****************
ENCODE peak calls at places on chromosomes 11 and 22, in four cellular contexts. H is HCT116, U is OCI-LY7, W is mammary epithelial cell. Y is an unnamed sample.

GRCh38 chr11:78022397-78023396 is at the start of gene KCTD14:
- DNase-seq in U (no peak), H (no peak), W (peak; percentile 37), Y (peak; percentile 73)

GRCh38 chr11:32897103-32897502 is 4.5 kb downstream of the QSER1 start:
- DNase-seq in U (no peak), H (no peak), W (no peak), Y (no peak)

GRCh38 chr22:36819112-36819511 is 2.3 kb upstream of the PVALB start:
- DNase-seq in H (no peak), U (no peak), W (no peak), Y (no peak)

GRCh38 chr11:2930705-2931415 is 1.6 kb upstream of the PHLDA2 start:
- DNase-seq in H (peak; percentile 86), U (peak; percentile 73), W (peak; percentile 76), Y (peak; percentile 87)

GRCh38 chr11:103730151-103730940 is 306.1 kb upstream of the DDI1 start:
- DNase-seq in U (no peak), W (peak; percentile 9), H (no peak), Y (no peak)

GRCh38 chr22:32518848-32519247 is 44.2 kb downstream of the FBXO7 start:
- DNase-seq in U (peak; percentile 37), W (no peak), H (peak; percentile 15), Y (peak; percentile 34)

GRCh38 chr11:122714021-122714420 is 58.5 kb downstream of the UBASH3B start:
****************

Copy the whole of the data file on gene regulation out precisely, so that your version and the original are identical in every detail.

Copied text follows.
ENCODE peak calls at places on chromosomes 11 and 22, in four cellular contexts. H is HCT116, U is OCI-LY7, W is mammary epithelial cell. Y is an unnamed sample.

GRCh38 chr11:78022397-78023396 is at the start of gene KCTD14:
- DNase-seq in U (no peak), H (no peak), W (peak; percentile 37), Y (peak; percentile 73)

GRCh38 chr11:32897103-32897502 is 4.5 kb downstream of the QSER1 start:
- DNase-seq in U (no peak), H (no peak), W (no peak), Y (no peak)

GRCh38 chr22:36819112-36819511 is 2.3 kb upstream of the PVALB start:
- DNase-seq in H (no peak), U (no peak), W (no peak), Y (no peak)

GRCh38 chr11:2930705-2931415 is 1.6 kb upstream of the PHLDA2 start:
- DNase-seq in H (peak; percentile 86), U (peak; percentile 73), W (peak; percentile 76), Y (peak; percentile 87)

GRCh38 chr11:103730151-103730940 is 306.1 kb upstream of the DDI1 start:
- DNase-seq in U (no peak), W (peak; percentile 9), H (no peak), Y (no peak)

GRCh38 chr22:32518848-32519247 is 44.2 kb downstream of the FBXO7 start:
- DNase-seq in U (peak; percentile 37), W (no peak), H (peak; percentile 15), Y (peak; percentile 34)

GRCh38 chr11:122714021-122714420 is 58.5 kb downstream of the UBASH3B start: